My family came first during the last quarter of 2014 and I took a break from blogging. Just 5 days after my last post, my dear cousin’s wife passed away leaving 5 children ages 11, 10, 8, 3, and 5 months. Patricia was fine when her husband (my cousin) left for work and sometime in the next hour or so she died from unknown causes. The family lives about 6 hours away (driving), and this fall I spent time with them and then the family came to my house to celebrate Christmas.

Poor Elly wasn't feeling well during Christmas.  Mary didn't mind holding her.

The baby wasn’t feeling well during Christmas but there were lots of arms to cuddle her.

With the new year, life is getting back to a “new normal” for my extended family. My husband and I will continue to go up north regularly to help with the family and keep up with the daily lives of the children.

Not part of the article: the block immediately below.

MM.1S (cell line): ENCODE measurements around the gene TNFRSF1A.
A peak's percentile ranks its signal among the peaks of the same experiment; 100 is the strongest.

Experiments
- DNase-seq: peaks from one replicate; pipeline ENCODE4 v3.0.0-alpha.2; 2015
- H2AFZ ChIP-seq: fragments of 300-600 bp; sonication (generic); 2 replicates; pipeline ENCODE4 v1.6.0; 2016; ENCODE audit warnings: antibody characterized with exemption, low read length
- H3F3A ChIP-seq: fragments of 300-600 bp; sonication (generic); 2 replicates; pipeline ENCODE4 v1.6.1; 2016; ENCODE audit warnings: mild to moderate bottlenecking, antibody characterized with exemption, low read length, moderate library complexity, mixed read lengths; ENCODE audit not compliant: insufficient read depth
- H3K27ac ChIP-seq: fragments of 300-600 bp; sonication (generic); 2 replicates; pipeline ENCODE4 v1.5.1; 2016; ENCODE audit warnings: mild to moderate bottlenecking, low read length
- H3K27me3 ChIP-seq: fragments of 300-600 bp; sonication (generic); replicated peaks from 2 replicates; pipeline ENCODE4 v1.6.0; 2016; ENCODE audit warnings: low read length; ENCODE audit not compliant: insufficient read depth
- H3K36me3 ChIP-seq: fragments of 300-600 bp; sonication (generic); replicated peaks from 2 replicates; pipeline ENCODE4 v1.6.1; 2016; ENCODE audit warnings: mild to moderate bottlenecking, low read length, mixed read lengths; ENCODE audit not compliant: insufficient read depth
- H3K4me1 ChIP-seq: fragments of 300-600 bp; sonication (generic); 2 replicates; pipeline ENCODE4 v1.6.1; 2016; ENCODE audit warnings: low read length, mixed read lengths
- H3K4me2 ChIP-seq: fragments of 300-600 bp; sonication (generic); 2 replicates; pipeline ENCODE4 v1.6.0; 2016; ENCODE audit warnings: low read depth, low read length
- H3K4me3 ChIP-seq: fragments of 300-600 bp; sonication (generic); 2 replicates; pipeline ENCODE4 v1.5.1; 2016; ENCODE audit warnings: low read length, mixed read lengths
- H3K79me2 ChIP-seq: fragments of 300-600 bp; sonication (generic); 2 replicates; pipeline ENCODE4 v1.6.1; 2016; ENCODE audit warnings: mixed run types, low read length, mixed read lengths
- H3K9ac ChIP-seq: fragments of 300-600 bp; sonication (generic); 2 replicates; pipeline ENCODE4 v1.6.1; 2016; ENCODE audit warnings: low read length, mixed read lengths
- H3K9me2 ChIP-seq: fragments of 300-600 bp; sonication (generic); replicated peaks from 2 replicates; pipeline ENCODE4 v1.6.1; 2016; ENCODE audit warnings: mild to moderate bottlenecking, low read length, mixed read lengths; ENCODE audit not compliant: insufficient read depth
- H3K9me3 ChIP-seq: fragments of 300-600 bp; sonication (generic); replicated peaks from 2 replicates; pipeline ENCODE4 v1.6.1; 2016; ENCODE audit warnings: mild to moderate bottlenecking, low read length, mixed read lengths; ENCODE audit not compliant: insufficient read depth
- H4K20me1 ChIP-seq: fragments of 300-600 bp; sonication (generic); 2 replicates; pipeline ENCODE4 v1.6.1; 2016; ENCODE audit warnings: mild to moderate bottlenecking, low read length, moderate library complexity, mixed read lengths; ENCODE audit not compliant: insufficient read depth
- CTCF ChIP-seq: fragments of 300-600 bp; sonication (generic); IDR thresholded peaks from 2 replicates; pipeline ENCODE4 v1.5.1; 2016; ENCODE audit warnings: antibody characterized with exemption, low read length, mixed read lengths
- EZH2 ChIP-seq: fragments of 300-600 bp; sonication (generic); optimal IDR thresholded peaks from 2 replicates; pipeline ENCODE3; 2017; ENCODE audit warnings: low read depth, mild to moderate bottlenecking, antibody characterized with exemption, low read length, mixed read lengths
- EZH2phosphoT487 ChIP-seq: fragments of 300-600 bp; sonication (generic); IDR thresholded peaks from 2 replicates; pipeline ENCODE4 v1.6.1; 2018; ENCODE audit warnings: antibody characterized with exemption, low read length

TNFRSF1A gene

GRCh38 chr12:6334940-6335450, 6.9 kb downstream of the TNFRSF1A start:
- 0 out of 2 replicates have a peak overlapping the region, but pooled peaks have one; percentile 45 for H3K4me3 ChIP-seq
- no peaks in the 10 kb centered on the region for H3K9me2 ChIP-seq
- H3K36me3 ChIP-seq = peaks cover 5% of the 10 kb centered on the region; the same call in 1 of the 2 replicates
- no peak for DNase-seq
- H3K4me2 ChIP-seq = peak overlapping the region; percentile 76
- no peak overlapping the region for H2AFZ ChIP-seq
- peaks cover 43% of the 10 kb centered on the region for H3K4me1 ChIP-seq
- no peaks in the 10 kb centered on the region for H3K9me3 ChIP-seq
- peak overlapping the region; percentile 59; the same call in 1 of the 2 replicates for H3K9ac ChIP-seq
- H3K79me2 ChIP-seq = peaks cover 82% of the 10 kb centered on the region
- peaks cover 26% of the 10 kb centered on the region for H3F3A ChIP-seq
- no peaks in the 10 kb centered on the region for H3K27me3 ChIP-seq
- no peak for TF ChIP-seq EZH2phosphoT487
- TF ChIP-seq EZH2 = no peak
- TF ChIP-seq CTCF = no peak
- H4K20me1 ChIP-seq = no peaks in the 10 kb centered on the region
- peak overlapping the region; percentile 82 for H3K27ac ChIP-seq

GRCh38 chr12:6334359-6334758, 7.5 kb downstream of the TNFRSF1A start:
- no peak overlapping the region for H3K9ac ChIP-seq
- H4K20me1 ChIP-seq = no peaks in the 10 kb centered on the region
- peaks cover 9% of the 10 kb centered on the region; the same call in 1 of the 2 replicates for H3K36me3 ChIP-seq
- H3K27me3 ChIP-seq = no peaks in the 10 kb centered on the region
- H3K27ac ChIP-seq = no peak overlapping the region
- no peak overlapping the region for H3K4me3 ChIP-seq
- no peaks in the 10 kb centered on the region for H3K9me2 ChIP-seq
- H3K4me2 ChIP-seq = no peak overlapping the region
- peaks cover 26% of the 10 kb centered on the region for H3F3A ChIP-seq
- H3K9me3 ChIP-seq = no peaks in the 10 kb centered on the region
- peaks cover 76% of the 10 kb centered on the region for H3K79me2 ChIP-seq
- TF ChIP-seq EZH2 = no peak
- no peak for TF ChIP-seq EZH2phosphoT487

During my time off from blogging, I managed to knit quite a few items and developed many ideas for designs. Now that the holidays have passed, I am ready to start posting about yarn, knitting, and family (expect a few cute baby photos).

Posted in family, knitting | Tagged , ,

The Great Pomegranate Caper

The pomegranate /ˈpɒmɨɡrænɨt/, botanical name Punica granatum, is a fruit-bearing deciduous shrub or small tree growing between 5 and 8 m (16–26 ft) tall. In the Northern Hemisphere, the fruit is typically in season from September to February,[1] and in the Southern Hemisphere from March to May. Pomegranates are used in cooking, baking, juices, smoothies, and alcoholic beverages, such as martinis and wine.  (from Wikipedia)

Remember this photo posted here of my pomegranate bush at work?